It’s been a year of closed borders, motions to build walls, and referenda fueled by xenophobia.
And yet, in the realm of contemporary literature, stories continue to offer readers the
opportunity to cross divisions of ethnicity and class. From a story of post-Apartheid race
relations in South Africa to reflections on the dizzying new wealth in globalized India,
this season’s crop of fiction debuts, in its sheer multitude of perspectives, offers a promising
rejoinder to the strain of bigotry creeping into Western politics: ideas, unlike people,
cannot be turned away at the gate.
BY DANIEL LEFFERTS
WRITERS TO WATCH
Teenage friendships almost never make sense, which might explain why so many of them fall apart as people get older, and also why fiction writers often turn to them for material. When Julie Buntin was working on
Marlena (Holt), her debut novel about
the aftermath of an intense friendship
between two teenage girls, she was
faced with the challenge of making that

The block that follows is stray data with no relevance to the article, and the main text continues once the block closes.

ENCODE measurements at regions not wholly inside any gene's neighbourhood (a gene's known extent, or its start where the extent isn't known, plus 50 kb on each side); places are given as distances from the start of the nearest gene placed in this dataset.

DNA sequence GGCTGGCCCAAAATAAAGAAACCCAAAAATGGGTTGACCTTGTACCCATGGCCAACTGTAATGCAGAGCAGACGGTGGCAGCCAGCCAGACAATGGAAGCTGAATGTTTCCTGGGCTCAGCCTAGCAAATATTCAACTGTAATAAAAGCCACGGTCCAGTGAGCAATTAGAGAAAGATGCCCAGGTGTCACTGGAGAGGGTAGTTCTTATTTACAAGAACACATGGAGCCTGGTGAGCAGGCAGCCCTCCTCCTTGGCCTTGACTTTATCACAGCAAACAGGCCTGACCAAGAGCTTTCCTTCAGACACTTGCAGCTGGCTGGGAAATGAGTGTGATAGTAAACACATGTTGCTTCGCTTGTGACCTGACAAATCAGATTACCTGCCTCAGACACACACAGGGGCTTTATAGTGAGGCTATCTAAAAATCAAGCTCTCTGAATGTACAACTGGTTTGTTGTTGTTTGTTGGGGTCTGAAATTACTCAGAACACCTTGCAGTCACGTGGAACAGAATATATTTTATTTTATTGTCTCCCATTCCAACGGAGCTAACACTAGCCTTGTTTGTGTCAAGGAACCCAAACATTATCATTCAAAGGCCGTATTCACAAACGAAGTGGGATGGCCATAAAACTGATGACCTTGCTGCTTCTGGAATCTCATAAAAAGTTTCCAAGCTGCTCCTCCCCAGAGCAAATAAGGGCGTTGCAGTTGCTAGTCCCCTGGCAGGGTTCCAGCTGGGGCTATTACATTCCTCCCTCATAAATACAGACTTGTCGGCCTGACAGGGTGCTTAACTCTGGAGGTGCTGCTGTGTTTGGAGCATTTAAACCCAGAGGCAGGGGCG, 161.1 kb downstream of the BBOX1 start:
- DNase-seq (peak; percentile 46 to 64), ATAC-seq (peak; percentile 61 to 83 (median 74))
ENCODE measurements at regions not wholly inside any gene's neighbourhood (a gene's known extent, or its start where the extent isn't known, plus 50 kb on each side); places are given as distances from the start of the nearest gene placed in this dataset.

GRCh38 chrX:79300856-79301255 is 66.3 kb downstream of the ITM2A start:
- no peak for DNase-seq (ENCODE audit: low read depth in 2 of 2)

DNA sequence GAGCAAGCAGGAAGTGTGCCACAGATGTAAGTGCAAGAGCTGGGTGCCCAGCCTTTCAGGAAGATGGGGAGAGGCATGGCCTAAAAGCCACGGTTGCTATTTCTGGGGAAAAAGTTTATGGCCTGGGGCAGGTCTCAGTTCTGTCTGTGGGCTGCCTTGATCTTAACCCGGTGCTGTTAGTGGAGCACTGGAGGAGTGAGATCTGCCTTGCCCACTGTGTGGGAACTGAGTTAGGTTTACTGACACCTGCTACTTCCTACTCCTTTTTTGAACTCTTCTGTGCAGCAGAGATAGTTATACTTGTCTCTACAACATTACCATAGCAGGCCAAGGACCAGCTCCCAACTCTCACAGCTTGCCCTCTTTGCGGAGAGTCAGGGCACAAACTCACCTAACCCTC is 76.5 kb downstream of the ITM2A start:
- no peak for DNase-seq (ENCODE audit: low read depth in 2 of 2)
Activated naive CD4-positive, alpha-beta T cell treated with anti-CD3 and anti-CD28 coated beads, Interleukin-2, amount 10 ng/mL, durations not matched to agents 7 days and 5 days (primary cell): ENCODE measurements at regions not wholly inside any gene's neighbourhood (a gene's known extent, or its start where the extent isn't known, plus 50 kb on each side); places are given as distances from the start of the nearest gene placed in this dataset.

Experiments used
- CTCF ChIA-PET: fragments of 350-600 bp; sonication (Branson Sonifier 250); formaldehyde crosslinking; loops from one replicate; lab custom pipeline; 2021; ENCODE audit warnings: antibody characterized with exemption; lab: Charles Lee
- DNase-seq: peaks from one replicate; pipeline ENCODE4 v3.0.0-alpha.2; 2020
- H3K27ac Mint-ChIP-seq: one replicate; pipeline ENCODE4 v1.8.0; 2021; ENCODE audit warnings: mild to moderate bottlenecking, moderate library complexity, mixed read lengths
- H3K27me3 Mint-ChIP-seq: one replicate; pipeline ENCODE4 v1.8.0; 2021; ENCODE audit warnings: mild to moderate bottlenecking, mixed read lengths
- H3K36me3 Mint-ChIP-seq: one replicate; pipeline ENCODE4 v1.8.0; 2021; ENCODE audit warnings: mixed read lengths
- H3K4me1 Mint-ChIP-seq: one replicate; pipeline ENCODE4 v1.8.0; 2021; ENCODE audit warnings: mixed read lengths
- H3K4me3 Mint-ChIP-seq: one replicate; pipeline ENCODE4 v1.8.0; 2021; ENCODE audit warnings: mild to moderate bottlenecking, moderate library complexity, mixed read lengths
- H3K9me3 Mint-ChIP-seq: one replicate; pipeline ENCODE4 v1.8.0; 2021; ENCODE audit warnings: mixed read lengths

particular obsession legible to readers.
“It’s hard to capture why a character
finds someone else magnetic,” Buntin, 29,
says. “How can you translate that into
something the reader can connect to?”
Marlena centers on two characters,
15-year-old Cat and 17-year-old
Marlena, who become pals when
Cat moves to the town in northern
Michigan where Marlena lives.
Buntin, in the words of PW’s starred
review, “is particularly sensitive to the
misery of adolescent angst,” observing how Cat becomes increasingly
enamored of the unstable Marlena, who is “musically talented, beautiful,
and doomed to die young.” Claudia Ballard, Buntin’s agent, says the
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